I have some data on patients presenting to emergency departments after sustaining self-inflicted gunshot injuries, stored in a data frame ("SIGSW," which is ~16,000 observations of 47 variables) in R. I want to create a model that helps a physician predict, using several objective covariates, the "pretest probability" of the self-shooting being a suicide attempt, or a negligent discharge. The covariates are largely categorical variables, but a few are continuous or binary. My outcome, suicide attempt or not, is coded as a binary/indicator variable, "SI," so I believe a binary logistic regression to be the appropriate tool.
In order to construct my model, I intended to individually regress SI on each covariate, and use the p-value from the likelihood ratio test for each model to inform which covariates should be considered for the backward model selection.
For each model, SI~SEX, SI~AGE, etc, I receive the following error:
>glm(SI ~ SEX, family = binomial, data=SIGSW) Warning messages: 1: glm.fit: algorithm did not converge 2: glm.fit: algorithm did not converge
A little Googling revealed that I perhaps need to increase the number of iterations to allow convergence. I did this with the following:
>glm(SI ~ SEX, family = binomial, data=SIGSW, control = list(maxit = 50)) Call: glm(formula = SI ~ SEX, family = binomial, data = SIGSW, control = list(maxit = 50)) Coefficients: (Intercept) SEX -3.157e+01 -2.249e-13 Degrees of Freedom: 15986 Total (i.e. Null); 15985 Residual Null Deviance: 0 Residual Deviance: 7.1e-12 AIC: 4 Warning message: glm.fit: fitted probabilities numerically 0 or 1 occurred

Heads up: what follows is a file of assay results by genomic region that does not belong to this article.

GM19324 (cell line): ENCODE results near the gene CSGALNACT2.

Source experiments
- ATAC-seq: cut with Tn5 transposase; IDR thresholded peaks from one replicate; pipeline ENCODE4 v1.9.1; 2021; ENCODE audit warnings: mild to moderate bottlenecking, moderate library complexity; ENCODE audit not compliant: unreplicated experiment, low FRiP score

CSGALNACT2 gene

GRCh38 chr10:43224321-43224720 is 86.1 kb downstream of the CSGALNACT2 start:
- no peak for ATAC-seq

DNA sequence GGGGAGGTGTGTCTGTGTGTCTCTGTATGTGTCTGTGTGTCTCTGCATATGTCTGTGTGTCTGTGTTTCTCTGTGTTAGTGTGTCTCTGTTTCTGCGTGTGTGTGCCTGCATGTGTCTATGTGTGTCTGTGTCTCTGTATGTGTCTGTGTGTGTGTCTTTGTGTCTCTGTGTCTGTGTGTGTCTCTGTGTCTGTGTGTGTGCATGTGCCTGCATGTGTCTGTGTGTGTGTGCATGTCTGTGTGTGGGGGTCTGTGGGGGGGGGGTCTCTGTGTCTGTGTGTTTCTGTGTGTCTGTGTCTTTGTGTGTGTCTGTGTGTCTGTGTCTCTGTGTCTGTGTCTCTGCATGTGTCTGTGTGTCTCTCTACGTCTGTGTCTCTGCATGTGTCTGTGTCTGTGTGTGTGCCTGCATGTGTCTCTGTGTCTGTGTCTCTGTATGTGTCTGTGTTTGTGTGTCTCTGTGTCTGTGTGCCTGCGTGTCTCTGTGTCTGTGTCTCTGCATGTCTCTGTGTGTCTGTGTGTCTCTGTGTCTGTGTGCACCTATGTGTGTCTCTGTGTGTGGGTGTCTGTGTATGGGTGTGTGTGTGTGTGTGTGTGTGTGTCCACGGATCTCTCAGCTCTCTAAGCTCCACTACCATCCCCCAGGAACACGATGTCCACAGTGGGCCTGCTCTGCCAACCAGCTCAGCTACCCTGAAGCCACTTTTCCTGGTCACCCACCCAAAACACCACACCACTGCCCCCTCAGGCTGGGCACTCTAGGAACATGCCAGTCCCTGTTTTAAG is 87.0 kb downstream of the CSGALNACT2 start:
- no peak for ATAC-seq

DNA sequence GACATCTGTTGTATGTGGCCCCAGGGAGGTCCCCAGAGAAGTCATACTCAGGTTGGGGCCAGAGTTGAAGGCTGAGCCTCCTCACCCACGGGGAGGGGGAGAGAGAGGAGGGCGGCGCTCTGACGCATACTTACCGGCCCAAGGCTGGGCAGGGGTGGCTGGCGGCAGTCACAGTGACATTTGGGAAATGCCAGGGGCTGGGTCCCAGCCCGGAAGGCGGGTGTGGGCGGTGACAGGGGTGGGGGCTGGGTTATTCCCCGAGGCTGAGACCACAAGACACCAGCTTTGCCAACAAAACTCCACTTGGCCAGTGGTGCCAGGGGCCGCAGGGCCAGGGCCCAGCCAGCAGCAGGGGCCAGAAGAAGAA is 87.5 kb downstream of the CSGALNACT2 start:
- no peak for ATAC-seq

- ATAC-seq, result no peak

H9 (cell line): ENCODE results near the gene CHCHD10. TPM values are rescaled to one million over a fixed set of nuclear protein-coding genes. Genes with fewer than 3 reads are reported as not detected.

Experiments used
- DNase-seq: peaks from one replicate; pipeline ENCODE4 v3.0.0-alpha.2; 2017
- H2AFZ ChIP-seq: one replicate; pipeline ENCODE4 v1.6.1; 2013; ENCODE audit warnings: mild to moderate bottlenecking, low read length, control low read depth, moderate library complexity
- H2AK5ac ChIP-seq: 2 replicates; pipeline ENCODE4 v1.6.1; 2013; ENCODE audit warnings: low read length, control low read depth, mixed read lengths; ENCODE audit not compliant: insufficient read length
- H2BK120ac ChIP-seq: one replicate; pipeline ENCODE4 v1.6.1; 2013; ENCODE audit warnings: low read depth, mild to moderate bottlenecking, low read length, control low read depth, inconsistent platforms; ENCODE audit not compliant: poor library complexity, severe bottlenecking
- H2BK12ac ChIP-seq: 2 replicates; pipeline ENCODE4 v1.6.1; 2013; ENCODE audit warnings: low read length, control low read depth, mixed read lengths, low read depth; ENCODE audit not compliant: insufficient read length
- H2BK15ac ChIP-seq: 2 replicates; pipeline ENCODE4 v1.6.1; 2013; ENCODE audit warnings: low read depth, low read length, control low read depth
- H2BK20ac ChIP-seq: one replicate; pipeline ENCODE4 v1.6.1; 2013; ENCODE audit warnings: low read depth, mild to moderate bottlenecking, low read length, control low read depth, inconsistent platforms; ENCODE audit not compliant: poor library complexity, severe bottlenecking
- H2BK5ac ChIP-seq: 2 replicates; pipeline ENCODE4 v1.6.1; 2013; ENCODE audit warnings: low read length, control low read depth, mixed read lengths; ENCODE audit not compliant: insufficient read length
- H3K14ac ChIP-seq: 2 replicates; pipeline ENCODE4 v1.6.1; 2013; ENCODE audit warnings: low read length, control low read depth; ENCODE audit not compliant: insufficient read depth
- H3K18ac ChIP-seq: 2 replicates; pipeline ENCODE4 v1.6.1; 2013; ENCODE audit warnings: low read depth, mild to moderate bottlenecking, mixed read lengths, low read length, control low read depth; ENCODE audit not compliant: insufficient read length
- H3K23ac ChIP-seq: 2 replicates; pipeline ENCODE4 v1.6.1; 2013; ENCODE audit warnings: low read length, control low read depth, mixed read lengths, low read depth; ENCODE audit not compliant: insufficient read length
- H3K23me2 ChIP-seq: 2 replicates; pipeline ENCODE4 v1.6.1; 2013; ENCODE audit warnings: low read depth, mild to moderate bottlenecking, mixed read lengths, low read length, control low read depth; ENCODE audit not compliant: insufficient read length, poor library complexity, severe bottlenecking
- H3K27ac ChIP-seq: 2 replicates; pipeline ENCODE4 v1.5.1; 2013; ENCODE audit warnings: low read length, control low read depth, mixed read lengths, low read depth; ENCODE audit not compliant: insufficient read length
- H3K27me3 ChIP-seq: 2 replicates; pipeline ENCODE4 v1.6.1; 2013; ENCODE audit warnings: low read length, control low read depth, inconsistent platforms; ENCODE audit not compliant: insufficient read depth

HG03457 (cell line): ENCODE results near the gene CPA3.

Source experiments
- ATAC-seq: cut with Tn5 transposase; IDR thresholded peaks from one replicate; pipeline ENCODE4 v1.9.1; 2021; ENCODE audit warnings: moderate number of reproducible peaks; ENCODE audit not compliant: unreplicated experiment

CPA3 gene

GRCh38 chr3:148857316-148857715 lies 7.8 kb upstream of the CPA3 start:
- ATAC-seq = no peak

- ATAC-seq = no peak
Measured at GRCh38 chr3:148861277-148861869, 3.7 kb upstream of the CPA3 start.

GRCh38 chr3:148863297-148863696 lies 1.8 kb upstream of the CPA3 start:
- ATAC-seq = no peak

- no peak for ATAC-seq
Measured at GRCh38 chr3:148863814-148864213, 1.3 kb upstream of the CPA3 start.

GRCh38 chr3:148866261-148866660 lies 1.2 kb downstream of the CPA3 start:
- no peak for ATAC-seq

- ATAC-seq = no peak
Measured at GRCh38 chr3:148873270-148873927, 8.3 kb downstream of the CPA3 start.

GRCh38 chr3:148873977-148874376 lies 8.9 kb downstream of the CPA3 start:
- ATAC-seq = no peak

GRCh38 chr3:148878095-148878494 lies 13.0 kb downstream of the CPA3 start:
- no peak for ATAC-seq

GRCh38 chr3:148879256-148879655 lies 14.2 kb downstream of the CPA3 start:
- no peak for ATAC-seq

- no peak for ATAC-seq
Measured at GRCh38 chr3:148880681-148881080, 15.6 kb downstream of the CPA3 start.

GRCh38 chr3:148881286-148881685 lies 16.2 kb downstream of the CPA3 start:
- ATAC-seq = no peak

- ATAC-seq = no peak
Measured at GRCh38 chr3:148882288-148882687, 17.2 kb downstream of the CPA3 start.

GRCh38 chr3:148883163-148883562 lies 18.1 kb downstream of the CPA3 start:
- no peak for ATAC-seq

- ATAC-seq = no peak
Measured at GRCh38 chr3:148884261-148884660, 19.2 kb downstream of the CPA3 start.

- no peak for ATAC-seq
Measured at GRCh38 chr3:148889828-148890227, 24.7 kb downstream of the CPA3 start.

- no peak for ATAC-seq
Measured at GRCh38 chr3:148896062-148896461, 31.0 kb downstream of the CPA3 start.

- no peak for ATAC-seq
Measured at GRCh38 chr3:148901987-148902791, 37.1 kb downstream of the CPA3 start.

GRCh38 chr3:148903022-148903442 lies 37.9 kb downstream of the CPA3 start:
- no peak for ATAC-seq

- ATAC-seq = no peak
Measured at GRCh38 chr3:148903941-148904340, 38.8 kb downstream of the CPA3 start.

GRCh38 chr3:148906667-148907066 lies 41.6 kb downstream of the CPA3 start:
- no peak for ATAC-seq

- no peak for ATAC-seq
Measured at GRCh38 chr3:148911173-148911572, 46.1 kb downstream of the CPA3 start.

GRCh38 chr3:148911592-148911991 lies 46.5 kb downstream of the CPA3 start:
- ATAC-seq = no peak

This warning message, after a little Googling, suggests a "perfect separation," which, as I understand it, means that my predictor is "too good." Seeing as how this happens with all of the predictors, I'm somewhat skeptical that they're all "too good." Am I doing something wrong?
Edit: In light of the answers, here is a sample of the data (I only selected a few of the variables for space concerns):
SIGSW.AGENYR_C SIGSW.SEX SIGSW.RACE_C SIGSW.SI 1 19 Male White 0 2 13 Male Other 0 3 18 Male Not Stated 0 4 15 Male White 0 5 23 Male White 0 6 11 Male Black 0 7 16 Male Not Stated 1 8 21 Male Not Stated 0 9 14 Male White 0 10 41 Male White 0
And here is the crosstabulation of SEX and SI, showing that SI is coded as an indicator variable, and that there are both men and women with SI, so sex is not a perfect predictor.
>table(SIGSW$SEX, SIGSW$SI) 0 1 Unknown 1 3 Male 11729 2121 Female 1676 457
Does the small cell size represent a problem?